3. Isolation of two contigs of overlapping cosmids derived from human chromosomal band 3p21.1 and identification of 5 new 3p21.1 genes. Shridhar, V., Golembieski, W., Kamat, A., Smith, S.E., Phillips, N., Miller, O.J., Miller, Y., Smith, D.I. Somat. Cell Mol. Genet. (1994) [Pubmed]
  4. Aminoacylase I deficiency: a novel inborn error of metabolism. Van Coster, R.N., Gerlo, E.A., Giardina, T.G., Engelke, U.F., Smet, J.E., De Praeter, C.M., Meersschaut, V.A., De Meirleir, L.J., Seneca, S.H., Devreese, B., Leroy, J.G., Herga, S., Perrier, J.P., Wevers, R.A., Lissens, W. Biochem. Biophys. Res. Commun. (2005) [Pubmed]
  5. A specific bacterial aminoacylase cleaves odorant precursors secreted in the human axilla. Natsch, A., Gfeller, H., Gygax, P., Schmid, J., Acuna, G. J. Biol. Chem. (2003) [Pubmed]
  6. Autocatalytic processing of the 20S proteasome. Seemuller, E., Lupas, A., Baumeister, W. Nature (1996) [Pubmed]
  7. A protein catalytic framework with an N-terminal nucleophile is capable of self-activation. Brannigan, J.A., Dodson, G., Duggleby, H.J., Moody, P.C., Smith, J.L., Tomchick, D.R., Murzin, A.G. Nature (1995) [Pubmed]
  8. Lack of expression of aminoacylase-1 in small cell lung cancer. Evidence for inactivation of genes encoded by chromosome 3p. Miller, Y.E., Minna, J.D., Gazdar, A.F. J. Clin. Invest. (1989) [Pubmed]
  9. Chemical modification of serine at the active site of penicillin acylase from Kluyvera citrophila. Martín, J., Slade, A., Aitken, A., Arche, R., Virden, R. Biochem. J. (1991) [Pubmed]
  10. Abnormal expression of sphingomyelin acylase in atopic dermatitis: an etiologic factor for ceramide deficiency? Murata, Y., Ogata, J., Higaki, Y., Kawashima, M., Yada, Y., Higuchi, K., Tsuchiya, T., Kawainami, S., Imokawa, G. J. Invest. Dermatol. (1996) [Pubmed]
  11. Mutations of penicillin acylase residue B71 extend substrate specificity by decreasing steric constraints for substrate binding. Morillas, M., McVey, C.E., Brannigan, J.A., Ladurner, A.G., Forney, L.J., Virden, R. Biochem. J. (2003) [Pubmed]
  12. Evolution of an acylase active on cephalosporin C. Pollegioni, L., Lorenzi, S., Rosini, E., Marcone, G.L., Molla, G., Verga, R., Cabri, W., Pilone, M.S. Protein Sci. (2005) [Pubmed]
  13. Mapping of aminoacylase-1 and beta-galactosidase-A to homologous regions of human chromosome 3 and mouse chromosome 9 suggests location of additional genes. Naylor, S.L., Elliott, R.W., Brown, J.A., Shows, T.B. Am. J. Hum. Genet. (1982) [Pubmed]
  14. Mutations in ACY1, the gene encoding aminoacylase 1, cause a novel inborn error of metabolism. Sass, J.O., Mohr, V., Olbrich, H., Engelke, U., Horvath, J., Fliegauf, M., Loges, N.T., Schweitzer-Krantz, S., Moebus, R., Weiler, P., Kispert, A., Superti-Furga, A., Wevers, R.A., Omran, H. Am. J. Hum. Genet. (2006) [Pubmed]
  15. The human chromosome 3 gene cluster ACY1-CACNA1D-ZNF64-ATP2B2 is evolutionarily conserved in Ateles paniscus chamek (Platyrrhini, Primates). Seuánez, H.N., Lachtermacher, M., Canavez, F., Moreira, M.A. Cytogenet. Cell Genet. (1997) [Pubmed]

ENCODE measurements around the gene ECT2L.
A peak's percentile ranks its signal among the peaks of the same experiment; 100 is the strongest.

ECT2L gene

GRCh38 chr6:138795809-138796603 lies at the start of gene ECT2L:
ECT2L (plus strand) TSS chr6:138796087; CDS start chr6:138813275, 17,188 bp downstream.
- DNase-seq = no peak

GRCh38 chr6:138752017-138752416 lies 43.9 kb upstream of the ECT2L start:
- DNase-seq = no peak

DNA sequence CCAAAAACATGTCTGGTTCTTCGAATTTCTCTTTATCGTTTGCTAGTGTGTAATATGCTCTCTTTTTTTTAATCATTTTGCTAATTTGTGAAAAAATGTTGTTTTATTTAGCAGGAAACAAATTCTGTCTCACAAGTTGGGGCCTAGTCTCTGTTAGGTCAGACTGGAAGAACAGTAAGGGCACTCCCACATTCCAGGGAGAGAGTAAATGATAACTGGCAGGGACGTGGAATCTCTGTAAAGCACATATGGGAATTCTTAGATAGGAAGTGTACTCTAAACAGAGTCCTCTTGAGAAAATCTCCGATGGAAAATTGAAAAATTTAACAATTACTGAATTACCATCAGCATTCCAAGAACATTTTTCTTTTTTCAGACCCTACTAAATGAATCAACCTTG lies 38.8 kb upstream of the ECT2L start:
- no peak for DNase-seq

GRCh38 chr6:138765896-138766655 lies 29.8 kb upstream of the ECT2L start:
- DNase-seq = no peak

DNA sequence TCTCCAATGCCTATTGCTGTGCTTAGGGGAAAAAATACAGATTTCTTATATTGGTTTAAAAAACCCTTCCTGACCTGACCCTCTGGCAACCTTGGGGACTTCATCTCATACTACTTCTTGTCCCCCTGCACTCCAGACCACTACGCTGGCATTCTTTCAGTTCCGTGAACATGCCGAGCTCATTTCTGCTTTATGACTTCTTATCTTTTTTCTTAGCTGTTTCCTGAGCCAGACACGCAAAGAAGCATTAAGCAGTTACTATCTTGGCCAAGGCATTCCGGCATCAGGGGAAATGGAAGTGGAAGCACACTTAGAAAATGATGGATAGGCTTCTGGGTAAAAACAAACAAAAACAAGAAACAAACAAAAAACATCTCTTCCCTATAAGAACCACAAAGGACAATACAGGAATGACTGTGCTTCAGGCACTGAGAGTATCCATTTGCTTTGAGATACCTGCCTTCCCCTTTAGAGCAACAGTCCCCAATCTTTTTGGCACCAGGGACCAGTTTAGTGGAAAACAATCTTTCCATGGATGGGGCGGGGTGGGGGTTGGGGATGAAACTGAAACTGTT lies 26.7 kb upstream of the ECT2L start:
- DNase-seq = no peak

16. Human aminoacylase-1: cloning, regional assignment to distal chromosome 3p21.1, and identification of a cross-hybridizing sequence on chromosome 18. Miller, Y.E., Drabkin, H., Jones, C., Fisher, J.H. Genomics (1990) [Pubmed]
  17. Proteins identified as targets of the acyl glucuronide metabolite of mycophenolic acid in kidney tissue from mycophenolate mofetil treated rats. Asif, A.R., Armstrong, V.W., Voland, A., Wieland, E., Oellerich, M., Shipkova, M. Biochimie (2007) [Pubmed]
  18. Confirmation and further regional assignment of aminoacylase 1 (acy-1) on human chromosome 3 using a simplified detection method. Voss, R., Lerer, I., Povey, S., Solomon, E., Bobrow, M. Ann. Hum. Genet. (1980) [Pubmed]
  19. The nucleotide sequence of human aminoacylase-1. Mitta, M., Kato, I., Tsunasawa, S. Biochim. Biophys. Acta (1993) [Pubmed]
  20. The use of immobilized enzymes in the food industry: a review. Kilara, A., Shahani, K.M. CRC critical reviews in food science and nutrition. (1979) [Pubmed]
  21. Genetic relationship between acylpeptide hydrolase and acylase, two hydrolytic enzymes with similar binding but different catalytic specificities. Jones, W.M., Scaloni, A., Bossa, F., Popowicz, A.M., Schneewind, O., Manning, J.M. Proc. Natl. Acad. Sci. U.S.A. (1991) [Pubmed]
  22. Assignment of the human housekeeping delta-aminolevulinate synthase gene (ALAS1) to chromosome band 3p21.1 by PCR analysis of somatic cell hybrids. Cotter, P.D., Drabkin, H.A., Varkony, T., Smith, D.I., Bishop, D.F. Cytogenet. Cell Genet. (1995) [Pubmed]
  23. Polymorphism of the cobalt-activated acylase in human tissues. Ziomek, E., Szewczuk, A. Acta Biochim. Pol. (1978) [Pubmed]
  24. Antioxidant and antimutagenic activity of mannan neoglycoconjugates: mannan-human serum albumin and mannan-penicillin G acylase. Krizková, L., Zitnanová, I., Mislovicová, D., Masárová, J., Sasinková, V., Duracková, Z., Krajcovic, J. Mutat. Res. (2006) [Pubmed]
  25. The rat kidney acylase I, characterization and molecular cloning. Differences with other acylases I. Giardina, T., Perrier, J., Puigserver, A. Eur. J. Biochem. (2000) [Pubmed]
  26. On the excited-state energy transfer between tryptophan residues in proteins: the case of penicillin acylase. Ercelen, S., Kazan, D., Erarslan, A., Demchenko, A.P. Biophys. Chem. (2001) [Pubmed]
  27. The pig aminoacylase 1 (ACY1) and ribosomal protein L29 (RPL29)/heparin/heparan sulfate interacting protein (HIP) genes are located together at 13q21-->q22, corresponding to human 3p21.1. Sawazaki, T., Minezawa, M. Cytogenet. Cell Genet. (1999) [Pubmed]
  28. Essential roles of zinc ligation and enzyme dimerization for catalysis in the aminoacylase-1/M20 family. Lindner, H.A., Lunin, V.V., Alary, A., Hecker, R., Cygler, M., Ménard, R. J. Biol. Chem. (2003) [Pubmed]
  29. Roles of dimerization domain residues in binding and catalysis by aminoacylase-1. Lindner, H.A., Alary, A., Boju, L.I., Sulea, T., Ménard, R. Biochemistry (2005) [Pubmed]